Construction of the targeting vector and generation of chimeric mice. The mouse bcr locus was cloned from a partial Sau3A genomic library made in the λ2001. The genomic fragment containing exon 1 was subcloned in pBluescript. The bcr-ABL targeting vector was constructed by replacing the bcr exon 1 coding sequence by the BCR-ABLp190 cDNA. The MC1-neo-poly(A) cassette was cloned immediately downstream of the bcr-ABL fusion segment. The reading frame of the fusion junction between bcr and BCR-ABL sequences was confirmed by nucleotide sequencing. The bcr targeting vector was made by replacing a 300-bp Eag I-Eag I fragment, spanning part of bcr exon 1, with a 1.7-kb fragment that contained a PGK-hyg-poly(A) cassette. Twenty-five micrograms of linearized vector DNA was used in the transfections of the E14 ES cell line that was maintained as described with leukemic inhibitory factor (LIF) supplementation medium. Selection was commenced 36 hours later, using G418 (GIBCO, Grand Island, NY) at 400 μg/mL or hygromycin B (Calbiochem, La Jolla, CA) at 300 μg/mL. Cells were electroporated at 400 V, 25 μF. Homologous recombination was assessed by filter hybridization using the specific BamHI-EcoRI fragment derived from bcr wild-type allele (Fig 1A). The presence of a single insertion site was confirmed with specific neomycin and hygromycin probes, respectively. Karyotypically normal targeted ES clones were used for the generation of chimeras as essentially described.32 Two independent bcr-ABL/bcr+ and bcr-ABL/bcr− ES clones were plated on feeders 2 days before the injection in Dulbecco's modified Eagle's medium (DMEM) plus 20% fetal calf serum (FCS), 1× nonessential amino acids (GIBCO BRL, Gaithersburg, MD), 0.1 mmol/L β-mercaptoethanol, L-glutamine, and LIF. The ES cells are derived from the 129Sv strain (agouti coat color). Blastocysts were isolated at 3.5 days postcoitum (dpc) from hormone-stimulated females (C57BL strain, with black coat color). Approximately 15 ES cells were injected into each blastocyst and the blastocysts were transferred into the uteri of pseudopregnant recipients 2.5 dpc. When the litters were born, the chimerism was estimated by coat color. As controls, E14 wild-type ES cells and heterozygous bcr +/− ES cells were used. the results presented here were obtained with targeted ES E14 clones, but similar data were observed with targeted ES cells made in the CJ7 line.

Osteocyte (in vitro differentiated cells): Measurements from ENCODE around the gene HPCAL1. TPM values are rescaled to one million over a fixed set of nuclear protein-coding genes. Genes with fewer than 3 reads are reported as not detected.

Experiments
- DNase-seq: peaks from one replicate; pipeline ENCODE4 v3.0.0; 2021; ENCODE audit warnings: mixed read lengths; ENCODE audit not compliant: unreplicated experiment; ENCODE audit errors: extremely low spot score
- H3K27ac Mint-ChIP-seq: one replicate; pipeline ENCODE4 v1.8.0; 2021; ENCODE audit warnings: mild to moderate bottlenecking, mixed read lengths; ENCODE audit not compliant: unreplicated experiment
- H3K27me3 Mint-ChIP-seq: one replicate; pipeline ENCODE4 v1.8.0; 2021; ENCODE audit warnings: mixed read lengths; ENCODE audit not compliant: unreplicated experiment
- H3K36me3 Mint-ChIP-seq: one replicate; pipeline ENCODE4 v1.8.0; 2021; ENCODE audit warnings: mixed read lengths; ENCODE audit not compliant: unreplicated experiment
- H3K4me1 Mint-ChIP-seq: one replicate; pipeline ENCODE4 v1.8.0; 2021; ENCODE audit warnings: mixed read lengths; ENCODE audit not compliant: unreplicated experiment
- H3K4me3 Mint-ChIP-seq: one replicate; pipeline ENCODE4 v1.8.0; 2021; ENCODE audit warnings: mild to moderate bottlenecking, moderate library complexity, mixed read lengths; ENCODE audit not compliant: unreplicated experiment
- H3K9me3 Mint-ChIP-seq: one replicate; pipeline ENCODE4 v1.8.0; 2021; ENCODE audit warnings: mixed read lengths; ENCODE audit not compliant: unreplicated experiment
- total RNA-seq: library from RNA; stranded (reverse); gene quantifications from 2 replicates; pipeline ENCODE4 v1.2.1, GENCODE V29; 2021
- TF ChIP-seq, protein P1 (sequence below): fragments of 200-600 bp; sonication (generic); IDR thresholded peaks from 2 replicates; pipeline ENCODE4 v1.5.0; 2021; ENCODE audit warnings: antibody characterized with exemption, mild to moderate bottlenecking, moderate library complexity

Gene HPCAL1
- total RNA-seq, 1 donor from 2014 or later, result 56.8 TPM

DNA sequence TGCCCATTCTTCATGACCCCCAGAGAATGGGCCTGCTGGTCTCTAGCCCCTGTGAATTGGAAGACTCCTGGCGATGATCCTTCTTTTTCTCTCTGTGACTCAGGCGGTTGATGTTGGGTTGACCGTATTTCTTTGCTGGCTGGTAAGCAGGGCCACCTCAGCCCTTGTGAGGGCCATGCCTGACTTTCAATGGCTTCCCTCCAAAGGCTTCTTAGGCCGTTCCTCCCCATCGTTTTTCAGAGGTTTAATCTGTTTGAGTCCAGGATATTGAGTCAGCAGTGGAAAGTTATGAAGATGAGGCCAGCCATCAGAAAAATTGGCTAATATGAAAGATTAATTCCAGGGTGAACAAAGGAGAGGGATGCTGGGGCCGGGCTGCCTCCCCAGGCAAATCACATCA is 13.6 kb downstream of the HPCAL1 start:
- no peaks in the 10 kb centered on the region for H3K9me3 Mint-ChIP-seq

Phenotype analysis. The following phycoerythrin (PE)-conjugated antimouse monoclonal antibodies from Pharmingen (San Diego, CA) were used for cytometry staining: CD45R/B220, Thy-1.1 and Thy-1.2, myeloid markers (Mac 1/CD11b and Gr-1), and SIg. Single-cell suspensions from whole blood samples obtained by routine techniques were incubated with purified antimouse CD32/CD16 (Pharmingen) to block binding via Fc receptors and with an appropriate dilution of the different antibodies at room temperature or 4°C, respectively. Red blood cells were lysed using the lysis solution (Becton Dickinson, Mountain View, CA). The samples were washed twice with phosphate-buffered saline (PBS) and resuspended in PBS. Dead cells in samples were excluded by propidium iodide staining. The samples and the data were analyzed in a FACScan using CellQuest software (Becton Dickinson).